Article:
Is that what day it is? Because honestly I have lost track. It's three in the morning. I haven't slept since Saturday, when my body finally got so tired it gave me about 5 hours of sleep after I took some anti-anxiety/anti-nausea medication. This is going to be a depressing blog, in case you don't want to read it.
I wish I had never started chemo.
My worst fears are coming true. This chemo has made me non-functioning in many ways, but not for the reasons I expected--not at all. I was worried about fatigue or menopause or chemobrain, but at this point I would take all of that if I could just trade it for some sleep. I finally got a prescription for some generic ambien yesterday. I worked from home, because I didn't know if I would crash at the office. I took two walks. I ate well. I actually got a lot of work done, which was surprising since I am so tired that I can hardly see and looking at a computer is hard.
I have the lowest dose of ambien, and I was scared of taking it so last night I cut that in half. An hour or so later, I took the other half. I was given permission to take 10 mg, and these pills were 5, so a few hours later I took another one.
To absolutely no effect.
Well, that's not true. They made my heart race and it felt more difficult to breathe. But no sleep. None. I was worried about the side effects and the grogginess. It never occurred to me that the shit just wouldn't work at all. Tomorrow, Wednesday, I enter the "nadir" face of my immunity where I am at highest risk of infection. How can a person fight off infection with no sleep? I was told that sleeping and eating well were the most important things, in addition to lots of water. Water and food I can do, but this lack of sleep is something I can't control, and believe me I've tried everything. Ambien was just the last resort.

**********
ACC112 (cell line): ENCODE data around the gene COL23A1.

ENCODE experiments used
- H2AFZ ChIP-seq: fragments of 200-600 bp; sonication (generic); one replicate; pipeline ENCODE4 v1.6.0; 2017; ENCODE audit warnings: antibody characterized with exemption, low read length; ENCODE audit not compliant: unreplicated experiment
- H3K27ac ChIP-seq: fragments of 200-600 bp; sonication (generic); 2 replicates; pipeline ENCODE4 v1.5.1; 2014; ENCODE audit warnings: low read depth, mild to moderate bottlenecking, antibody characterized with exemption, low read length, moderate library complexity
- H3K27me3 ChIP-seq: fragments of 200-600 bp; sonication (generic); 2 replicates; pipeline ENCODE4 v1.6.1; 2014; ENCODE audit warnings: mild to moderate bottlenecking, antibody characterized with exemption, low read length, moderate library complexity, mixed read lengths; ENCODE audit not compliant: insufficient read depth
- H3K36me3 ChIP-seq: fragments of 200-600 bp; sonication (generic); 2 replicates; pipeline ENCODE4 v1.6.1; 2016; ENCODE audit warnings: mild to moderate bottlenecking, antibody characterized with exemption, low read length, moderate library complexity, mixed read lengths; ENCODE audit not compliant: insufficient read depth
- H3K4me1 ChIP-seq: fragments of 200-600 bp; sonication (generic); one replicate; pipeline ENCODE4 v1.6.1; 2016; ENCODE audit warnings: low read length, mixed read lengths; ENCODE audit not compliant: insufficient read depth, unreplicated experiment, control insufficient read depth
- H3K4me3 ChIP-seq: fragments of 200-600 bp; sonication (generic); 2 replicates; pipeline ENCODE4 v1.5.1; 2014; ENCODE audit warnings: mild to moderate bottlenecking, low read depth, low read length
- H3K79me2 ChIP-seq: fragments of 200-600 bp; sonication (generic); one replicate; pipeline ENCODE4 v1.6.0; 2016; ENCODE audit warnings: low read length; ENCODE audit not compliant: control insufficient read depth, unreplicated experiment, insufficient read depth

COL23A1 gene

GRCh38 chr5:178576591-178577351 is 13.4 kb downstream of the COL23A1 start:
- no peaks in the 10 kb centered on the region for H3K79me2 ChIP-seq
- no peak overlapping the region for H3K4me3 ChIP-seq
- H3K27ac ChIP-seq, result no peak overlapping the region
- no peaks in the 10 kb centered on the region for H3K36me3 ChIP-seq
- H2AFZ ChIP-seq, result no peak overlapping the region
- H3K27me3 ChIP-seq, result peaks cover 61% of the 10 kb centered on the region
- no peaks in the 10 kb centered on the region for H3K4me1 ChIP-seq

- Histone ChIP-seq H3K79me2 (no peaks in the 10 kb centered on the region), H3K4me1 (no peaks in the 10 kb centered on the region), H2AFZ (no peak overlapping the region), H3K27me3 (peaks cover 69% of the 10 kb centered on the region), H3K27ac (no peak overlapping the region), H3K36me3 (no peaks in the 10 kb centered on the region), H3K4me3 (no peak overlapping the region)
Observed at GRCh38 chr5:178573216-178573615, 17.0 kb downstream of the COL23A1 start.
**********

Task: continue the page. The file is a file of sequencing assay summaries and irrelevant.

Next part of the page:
I have had trouble sleeping since I was 9 years old. Gabe was telling me the other day that we need to do something about my sleep. Sorry babe but this is different. This is not being unable to fall asleep until 2 am, tossing and turning, waking up easily at any noise, getting up at 4 am and not being able to fall back asleep. This is not my mind racing. Shit, my mind is barely working. This is chemo-induced insomnia, morbid insomnia they call it. And besides infection there is a real concern that it could severely impact my life.